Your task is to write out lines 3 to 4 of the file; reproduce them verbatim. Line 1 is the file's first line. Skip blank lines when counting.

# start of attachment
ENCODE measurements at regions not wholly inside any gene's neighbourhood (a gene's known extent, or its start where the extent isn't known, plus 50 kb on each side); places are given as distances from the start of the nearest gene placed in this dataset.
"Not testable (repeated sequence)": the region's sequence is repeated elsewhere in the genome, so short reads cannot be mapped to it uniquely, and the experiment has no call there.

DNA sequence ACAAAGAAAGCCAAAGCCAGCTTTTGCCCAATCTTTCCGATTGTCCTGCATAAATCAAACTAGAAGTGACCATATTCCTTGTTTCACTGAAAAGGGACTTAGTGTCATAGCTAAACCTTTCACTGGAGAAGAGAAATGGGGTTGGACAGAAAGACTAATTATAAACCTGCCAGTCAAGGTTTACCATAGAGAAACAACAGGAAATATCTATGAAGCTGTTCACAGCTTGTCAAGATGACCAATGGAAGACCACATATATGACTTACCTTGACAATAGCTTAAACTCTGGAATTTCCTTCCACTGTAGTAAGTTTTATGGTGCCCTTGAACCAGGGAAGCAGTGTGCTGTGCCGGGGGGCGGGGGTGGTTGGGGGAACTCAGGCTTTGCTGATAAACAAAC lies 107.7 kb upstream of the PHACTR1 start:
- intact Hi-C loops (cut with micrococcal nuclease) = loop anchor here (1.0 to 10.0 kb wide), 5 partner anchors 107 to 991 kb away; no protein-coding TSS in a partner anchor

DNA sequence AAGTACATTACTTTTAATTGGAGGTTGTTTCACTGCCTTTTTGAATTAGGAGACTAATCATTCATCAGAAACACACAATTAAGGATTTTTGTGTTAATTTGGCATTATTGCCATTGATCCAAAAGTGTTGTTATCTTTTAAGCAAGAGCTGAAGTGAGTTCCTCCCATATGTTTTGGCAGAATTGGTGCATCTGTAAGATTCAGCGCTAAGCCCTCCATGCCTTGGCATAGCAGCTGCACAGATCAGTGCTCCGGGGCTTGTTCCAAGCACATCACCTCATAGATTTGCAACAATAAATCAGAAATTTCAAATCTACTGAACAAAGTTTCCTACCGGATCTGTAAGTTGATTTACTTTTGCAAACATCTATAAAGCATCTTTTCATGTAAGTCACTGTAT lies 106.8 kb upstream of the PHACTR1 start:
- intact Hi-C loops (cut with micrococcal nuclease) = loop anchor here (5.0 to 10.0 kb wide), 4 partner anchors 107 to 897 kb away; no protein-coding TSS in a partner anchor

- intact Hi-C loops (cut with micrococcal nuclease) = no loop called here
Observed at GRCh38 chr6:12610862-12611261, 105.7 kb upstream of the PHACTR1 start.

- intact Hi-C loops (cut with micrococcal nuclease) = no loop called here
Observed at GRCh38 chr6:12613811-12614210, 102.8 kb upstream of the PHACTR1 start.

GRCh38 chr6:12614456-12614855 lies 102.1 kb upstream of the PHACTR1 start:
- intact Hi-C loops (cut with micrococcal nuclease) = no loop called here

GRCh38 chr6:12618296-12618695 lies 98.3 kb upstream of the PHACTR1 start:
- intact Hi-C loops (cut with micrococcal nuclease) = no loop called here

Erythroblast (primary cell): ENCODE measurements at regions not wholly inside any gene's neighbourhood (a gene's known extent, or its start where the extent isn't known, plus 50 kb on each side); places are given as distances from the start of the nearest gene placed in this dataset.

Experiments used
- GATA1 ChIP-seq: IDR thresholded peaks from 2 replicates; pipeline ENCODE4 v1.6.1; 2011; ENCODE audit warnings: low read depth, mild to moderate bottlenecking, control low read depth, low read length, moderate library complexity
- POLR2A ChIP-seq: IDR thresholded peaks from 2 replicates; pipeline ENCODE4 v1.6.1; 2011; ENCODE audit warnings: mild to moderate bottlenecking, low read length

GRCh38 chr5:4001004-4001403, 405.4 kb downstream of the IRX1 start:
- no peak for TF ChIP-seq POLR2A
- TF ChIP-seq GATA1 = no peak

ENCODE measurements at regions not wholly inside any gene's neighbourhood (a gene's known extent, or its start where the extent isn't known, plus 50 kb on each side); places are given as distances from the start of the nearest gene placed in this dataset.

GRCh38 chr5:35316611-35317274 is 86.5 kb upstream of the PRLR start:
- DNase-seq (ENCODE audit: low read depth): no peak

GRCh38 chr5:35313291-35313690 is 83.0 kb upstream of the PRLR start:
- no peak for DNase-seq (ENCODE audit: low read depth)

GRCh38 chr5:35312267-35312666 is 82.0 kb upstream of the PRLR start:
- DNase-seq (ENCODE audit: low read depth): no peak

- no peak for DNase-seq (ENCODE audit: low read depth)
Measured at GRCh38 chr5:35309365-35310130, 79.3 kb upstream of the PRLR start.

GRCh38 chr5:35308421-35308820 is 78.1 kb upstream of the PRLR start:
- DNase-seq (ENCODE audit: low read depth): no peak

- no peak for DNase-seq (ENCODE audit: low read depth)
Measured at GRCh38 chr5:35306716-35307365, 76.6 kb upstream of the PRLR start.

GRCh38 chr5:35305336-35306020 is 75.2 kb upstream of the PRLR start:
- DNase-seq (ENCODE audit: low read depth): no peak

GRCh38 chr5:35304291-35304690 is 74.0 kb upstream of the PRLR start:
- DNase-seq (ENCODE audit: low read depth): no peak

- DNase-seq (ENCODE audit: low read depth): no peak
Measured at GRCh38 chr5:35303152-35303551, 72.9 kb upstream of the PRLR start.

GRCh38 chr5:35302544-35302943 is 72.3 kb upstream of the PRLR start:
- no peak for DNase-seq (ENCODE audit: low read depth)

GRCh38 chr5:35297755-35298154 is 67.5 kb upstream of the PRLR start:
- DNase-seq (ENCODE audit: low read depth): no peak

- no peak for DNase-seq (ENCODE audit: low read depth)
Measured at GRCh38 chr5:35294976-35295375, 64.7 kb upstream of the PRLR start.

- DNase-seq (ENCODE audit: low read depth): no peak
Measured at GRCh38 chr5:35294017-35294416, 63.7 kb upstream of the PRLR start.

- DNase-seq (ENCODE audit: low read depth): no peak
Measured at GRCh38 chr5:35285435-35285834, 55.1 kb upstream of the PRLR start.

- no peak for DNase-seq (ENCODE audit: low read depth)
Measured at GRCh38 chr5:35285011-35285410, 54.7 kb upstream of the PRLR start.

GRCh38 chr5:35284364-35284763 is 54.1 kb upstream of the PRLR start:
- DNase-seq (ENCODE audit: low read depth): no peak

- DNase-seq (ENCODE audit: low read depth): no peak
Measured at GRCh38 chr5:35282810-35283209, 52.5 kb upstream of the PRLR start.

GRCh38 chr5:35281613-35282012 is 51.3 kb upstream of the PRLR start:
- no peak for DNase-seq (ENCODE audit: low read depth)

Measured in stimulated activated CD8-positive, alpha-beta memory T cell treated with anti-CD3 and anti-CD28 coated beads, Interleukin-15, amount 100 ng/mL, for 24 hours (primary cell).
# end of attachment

DNA sequence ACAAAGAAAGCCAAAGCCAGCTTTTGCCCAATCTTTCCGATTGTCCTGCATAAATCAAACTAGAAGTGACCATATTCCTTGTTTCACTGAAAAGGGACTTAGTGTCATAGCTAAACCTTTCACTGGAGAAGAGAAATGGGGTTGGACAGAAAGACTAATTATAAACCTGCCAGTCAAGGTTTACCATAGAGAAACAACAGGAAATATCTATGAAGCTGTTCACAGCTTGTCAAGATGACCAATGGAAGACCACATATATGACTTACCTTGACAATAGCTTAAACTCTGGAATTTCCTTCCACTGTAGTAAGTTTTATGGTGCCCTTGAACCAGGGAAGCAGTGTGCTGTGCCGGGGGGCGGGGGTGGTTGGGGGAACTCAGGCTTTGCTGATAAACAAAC lies 107.7 kb upstream of the PHACTR1 start:
- intact Hi-C loops (cut with micrococcal nuclease) = loop anchor here (1.0 to 10.0 kb wide), 5 partner anchors 107 to 991 kb away; no protein-coding TSS in a partner anchor